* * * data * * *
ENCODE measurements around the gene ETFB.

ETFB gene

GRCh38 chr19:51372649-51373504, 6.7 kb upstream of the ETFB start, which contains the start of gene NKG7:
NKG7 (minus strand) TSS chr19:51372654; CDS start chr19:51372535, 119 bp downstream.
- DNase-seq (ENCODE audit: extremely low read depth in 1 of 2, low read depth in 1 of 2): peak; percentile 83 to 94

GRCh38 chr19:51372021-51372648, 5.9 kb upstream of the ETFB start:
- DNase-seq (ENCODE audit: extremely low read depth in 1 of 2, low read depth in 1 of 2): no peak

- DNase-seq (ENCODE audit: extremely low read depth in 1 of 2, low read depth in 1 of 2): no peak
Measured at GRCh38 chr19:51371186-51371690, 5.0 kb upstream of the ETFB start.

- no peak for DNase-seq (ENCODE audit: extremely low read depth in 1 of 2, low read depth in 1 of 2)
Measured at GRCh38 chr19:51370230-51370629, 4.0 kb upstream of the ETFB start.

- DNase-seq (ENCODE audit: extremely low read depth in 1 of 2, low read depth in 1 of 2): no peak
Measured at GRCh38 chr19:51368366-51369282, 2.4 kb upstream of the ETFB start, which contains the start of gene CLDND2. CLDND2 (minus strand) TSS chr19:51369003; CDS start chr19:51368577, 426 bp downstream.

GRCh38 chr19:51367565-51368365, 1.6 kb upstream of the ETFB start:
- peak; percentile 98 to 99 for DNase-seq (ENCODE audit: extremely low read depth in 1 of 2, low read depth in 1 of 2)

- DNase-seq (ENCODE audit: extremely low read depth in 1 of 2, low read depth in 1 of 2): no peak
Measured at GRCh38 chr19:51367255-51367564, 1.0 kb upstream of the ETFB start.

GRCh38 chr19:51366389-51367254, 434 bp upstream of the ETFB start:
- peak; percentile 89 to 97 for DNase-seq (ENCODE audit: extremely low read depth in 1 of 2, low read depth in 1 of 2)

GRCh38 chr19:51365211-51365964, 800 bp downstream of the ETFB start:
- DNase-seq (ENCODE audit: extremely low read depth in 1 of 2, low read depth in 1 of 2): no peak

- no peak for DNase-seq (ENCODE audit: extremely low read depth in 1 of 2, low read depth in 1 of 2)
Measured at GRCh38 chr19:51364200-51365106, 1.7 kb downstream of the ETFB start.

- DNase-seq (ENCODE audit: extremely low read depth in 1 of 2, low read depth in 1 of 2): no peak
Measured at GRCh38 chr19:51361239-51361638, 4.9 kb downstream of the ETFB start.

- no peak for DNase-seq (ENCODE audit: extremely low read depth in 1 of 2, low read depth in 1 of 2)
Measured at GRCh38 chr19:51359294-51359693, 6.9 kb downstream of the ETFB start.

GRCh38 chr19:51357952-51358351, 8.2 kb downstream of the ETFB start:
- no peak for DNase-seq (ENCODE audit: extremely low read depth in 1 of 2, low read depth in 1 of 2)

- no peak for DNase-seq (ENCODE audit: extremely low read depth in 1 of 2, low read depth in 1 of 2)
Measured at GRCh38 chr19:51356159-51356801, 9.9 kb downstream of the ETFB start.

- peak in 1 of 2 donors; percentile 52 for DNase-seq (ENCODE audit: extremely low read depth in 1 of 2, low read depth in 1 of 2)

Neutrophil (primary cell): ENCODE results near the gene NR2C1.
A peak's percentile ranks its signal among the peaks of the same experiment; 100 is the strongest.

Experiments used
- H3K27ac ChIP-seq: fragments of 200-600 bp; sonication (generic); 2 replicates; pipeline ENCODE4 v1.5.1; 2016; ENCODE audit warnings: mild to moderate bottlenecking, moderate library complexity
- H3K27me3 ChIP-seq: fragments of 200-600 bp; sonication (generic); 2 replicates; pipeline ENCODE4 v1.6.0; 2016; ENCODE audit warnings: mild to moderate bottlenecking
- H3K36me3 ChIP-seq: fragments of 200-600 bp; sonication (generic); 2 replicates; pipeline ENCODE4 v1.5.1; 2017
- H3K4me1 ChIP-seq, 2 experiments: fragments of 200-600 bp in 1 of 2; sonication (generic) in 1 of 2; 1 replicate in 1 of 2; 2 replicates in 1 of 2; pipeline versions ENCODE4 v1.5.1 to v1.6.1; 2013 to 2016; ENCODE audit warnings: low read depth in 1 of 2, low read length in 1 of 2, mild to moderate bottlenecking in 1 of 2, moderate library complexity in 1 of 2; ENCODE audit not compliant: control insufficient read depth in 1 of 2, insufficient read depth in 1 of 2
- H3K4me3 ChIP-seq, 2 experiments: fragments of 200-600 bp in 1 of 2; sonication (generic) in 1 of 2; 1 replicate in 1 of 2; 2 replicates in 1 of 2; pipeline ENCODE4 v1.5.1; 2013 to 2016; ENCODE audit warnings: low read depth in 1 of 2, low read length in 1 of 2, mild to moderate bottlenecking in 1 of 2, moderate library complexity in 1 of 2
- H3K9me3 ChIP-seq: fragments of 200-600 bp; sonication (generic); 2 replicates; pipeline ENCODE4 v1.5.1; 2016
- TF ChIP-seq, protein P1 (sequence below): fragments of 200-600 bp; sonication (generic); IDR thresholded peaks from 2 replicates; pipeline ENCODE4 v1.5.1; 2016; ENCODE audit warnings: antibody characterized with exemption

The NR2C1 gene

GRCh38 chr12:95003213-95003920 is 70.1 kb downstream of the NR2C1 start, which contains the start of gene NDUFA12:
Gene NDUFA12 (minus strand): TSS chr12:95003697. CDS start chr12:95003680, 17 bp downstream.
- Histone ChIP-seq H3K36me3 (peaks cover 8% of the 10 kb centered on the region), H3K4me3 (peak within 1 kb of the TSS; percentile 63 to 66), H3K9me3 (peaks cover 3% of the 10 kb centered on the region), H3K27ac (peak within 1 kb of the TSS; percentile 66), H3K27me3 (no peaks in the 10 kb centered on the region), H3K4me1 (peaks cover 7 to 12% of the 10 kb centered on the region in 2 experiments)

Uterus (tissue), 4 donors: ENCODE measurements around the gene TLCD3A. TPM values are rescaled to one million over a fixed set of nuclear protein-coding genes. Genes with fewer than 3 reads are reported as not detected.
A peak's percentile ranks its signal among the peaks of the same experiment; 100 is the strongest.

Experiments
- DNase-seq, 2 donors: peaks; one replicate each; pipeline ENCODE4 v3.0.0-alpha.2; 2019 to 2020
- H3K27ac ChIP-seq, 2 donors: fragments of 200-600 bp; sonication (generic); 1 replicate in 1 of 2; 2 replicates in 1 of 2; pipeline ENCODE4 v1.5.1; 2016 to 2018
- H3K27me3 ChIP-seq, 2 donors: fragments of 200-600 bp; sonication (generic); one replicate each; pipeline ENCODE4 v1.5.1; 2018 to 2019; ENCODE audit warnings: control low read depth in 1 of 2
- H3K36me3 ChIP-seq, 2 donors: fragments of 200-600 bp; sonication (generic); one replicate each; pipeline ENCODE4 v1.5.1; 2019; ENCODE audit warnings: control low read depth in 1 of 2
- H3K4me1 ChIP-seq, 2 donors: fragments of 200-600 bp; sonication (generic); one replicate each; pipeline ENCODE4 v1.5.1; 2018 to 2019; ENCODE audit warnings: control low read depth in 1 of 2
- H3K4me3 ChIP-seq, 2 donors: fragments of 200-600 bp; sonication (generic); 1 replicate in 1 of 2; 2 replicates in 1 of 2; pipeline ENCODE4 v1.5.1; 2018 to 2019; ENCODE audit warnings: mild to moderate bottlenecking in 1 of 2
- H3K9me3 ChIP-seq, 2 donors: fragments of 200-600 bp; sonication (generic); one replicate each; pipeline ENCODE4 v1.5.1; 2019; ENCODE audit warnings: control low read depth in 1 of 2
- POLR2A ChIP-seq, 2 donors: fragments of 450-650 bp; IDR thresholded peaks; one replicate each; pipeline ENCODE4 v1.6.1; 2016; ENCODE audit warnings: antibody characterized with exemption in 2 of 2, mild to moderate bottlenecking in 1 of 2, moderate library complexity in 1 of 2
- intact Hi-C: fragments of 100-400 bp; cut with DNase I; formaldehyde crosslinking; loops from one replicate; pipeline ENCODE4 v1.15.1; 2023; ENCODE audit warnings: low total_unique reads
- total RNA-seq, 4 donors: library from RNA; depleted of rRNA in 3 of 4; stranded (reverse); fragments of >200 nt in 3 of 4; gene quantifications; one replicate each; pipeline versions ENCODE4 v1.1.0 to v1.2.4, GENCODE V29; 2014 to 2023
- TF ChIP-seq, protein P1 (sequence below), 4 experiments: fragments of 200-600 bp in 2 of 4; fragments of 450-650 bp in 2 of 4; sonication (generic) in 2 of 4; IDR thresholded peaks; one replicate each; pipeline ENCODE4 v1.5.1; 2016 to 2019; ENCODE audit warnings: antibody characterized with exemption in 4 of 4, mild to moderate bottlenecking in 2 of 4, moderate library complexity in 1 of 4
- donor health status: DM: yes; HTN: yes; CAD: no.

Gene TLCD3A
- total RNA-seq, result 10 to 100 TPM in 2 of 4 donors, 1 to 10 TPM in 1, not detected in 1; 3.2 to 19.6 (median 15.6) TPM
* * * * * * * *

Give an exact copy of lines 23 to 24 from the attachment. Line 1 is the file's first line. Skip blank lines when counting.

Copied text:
Measured at GRCh38 chr19:51364200-51365106, 1.7 kb downstream of the ETFB start.

- DNase-seq (ENCODE audit: extremely low read depth in 1 of 2, low read depth in 1 of 2): no peak